Publishers and collecting societies are successfully sueing online file-hosting services where copyrighted materials are illegally downloaded.

In Germany, the Federal Court of Justice has ruled in favour of copyright collecting society GEMA, who sued file hosting service Rapidshare, alleging that nearly 5,000 music files were being shared without the copyright holders' consent. In the United States, file sharing site Hotfile has been forced to close after settling an $80 million lawsuit with the Motion Picture Association of America.

The German court's full judgement (which you can read translated into English), held that online file locker services which have a business model that provides an incentive to share copyright-protected materials are responsible for monitoring incoming materials to check if they infringe copyright. "How they do that precisely doesn't matter", said court spokeswoman Dietlind Weinland, explaining that the point was that Rapidshare and companies like it have to monitor regularly and comprehensively. GEMA called the verdict "groundbreaking" by establishing that online storage services are fundamentally responsible to rights holders.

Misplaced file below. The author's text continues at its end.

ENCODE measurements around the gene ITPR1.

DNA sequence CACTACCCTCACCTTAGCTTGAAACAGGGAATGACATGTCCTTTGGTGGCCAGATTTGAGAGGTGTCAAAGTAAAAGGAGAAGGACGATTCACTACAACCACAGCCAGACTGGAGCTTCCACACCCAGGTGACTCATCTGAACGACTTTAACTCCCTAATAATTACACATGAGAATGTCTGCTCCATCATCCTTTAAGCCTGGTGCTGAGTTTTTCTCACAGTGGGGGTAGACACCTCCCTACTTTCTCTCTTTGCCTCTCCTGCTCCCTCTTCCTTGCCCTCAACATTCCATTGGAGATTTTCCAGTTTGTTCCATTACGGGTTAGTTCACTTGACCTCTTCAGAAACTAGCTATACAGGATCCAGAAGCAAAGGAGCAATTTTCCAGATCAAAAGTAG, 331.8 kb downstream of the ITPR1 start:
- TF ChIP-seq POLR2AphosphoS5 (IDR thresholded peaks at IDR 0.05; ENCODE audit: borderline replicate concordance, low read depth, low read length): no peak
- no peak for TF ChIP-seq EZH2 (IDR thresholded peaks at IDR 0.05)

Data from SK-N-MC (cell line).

In the Hotfile case, book publishers Pearson Education, John Wiley & Sons, Cengage Learning, Elsevier and McGraw-Hill have lodged a complaint with the US District Court in Florida, accusing copyright infringement. The publishers have submitted 50 books as evidence and are seeking $7.5 million in damages. A spokesman for the publishers stated that Hotfile had built its business around infringement: “Hotfile was aware that the vast majority of the files on its service were copyrighted. It received million of takedown notices under the Digital Milennium Copyright Act... Book publishers' rights were massively infringed by the site and its operators.”

You can read more details of the US publishers' lawsuit against Hotfile.

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